I recognize the change in the ranger of ∆T are not solely D/T the ERV, because the house is a system and other work was done.  I do attribute the effects of the ERV to an ultimate reduction of energy usage and an increase in comfort.

The ERV discharges 100% of the incoming air at the top floor. It takes 100% of exhaust from the bottom level. The utility room on the bottom level according to my wife is less musty smelling since the install. The standard E/H RV install into the return and supply ducts would not result in the energy decrease I expect.  Two weeks ago, we had a week of very temperate weather. Lows in the 50's and high 40's. Highs in the 70's.  The heat pump was set to cool at 85 for the entire 168+ hour period. The highest temperature the house reached during the day was 74 - the lowest was 70. Without the continuous running ERV - the temperature set would have been bumped daily to kick the AC on.  Musty, stuffy dead air in many homes results in Energy Intensive interventions, such as changing the 'stat set point to freshen the air; or continuous running of the blower fan, instead of the E/H RV fan. The unit is a Fan Tech 704 model.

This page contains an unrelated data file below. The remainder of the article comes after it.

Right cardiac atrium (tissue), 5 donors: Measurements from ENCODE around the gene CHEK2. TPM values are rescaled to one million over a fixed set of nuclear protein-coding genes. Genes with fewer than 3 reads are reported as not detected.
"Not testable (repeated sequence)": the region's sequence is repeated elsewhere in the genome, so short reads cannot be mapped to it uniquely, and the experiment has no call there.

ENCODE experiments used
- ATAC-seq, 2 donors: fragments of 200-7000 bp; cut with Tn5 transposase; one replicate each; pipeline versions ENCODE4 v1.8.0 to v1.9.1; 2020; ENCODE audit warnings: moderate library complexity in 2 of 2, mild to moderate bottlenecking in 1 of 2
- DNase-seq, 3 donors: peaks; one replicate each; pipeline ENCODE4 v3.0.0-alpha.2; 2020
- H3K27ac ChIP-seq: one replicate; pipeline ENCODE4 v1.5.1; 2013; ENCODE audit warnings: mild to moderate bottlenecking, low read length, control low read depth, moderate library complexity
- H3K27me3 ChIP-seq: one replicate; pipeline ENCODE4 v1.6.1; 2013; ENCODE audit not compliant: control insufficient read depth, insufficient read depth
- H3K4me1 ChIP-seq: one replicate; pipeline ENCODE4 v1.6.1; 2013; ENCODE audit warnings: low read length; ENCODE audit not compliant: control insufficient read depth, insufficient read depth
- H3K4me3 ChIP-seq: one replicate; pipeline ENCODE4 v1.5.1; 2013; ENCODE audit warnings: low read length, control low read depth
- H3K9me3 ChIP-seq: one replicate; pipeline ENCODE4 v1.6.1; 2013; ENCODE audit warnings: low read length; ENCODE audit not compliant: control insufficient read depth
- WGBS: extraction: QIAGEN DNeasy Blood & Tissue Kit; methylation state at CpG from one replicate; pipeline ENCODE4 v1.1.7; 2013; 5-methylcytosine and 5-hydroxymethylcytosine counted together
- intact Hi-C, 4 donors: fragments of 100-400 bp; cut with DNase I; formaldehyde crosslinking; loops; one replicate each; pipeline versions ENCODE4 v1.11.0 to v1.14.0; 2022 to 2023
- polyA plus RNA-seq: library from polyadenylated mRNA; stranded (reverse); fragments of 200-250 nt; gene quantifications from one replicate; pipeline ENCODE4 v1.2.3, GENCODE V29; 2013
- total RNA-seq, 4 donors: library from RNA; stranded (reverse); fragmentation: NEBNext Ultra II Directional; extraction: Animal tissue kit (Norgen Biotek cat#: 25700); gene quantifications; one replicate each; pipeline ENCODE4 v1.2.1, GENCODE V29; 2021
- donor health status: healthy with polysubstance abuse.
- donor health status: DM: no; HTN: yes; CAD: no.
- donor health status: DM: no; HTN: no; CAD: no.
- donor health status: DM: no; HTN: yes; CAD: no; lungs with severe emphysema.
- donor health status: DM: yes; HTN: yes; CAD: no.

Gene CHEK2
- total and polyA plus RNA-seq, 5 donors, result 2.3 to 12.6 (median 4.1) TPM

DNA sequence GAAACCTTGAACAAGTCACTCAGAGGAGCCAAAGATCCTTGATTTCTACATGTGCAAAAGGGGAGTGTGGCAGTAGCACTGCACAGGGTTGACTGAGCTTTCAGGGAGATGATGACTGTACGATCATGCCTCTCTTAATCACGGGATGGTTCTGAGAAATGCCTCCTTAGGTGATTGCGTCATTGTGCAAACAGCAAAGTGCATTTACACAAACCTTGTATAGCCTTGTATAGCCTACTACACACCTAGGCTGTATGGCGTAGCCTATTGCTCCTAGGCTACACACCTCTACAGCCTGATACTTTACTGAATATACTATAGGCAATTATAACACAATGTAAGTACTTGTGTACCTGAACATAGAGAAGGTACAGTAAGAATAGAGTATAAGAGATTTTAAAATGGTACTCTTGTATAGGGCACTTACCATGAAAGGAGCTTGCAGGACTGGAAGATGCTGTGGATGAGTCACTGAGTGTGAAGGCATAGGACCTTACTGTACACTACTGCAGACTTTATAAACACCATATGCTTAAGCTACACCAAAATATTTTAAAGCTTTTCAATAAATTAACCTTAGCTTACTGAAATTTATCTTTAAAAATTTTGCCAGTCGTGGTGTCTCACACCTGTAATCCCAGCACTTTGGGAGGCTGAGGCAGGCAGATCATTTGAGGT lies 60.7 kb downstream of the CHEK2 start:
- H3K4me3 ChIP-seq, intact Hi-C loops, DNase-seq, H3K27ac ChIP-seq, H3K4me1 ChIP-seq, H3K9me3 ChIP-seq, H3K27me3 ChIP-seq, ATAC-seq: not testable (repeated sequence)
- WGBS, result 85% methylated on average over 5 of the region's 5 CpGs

John N.,

I agree with your disclaimer.

and thank you for the new details.

In my last post I should have said "your suggestion to make a 3 story house MORE positive".

 

you said:"

Using an H/E RV to put fresh air in high and exhaust low would lower the NPP and decrease the temperature difference."

This made me think that you saw an advantage to lowering the NPP ?

Since I don't know much about HRV's ... I just assumed  they could be adjusted in order to make the house more or less Negative ?

In other words you could manipulate the location of the NPP by adjusting the HRV ?

During the Heating Season... why wouldn't you want almost all of your enclosure to be at a slightly negative pressure WRTO?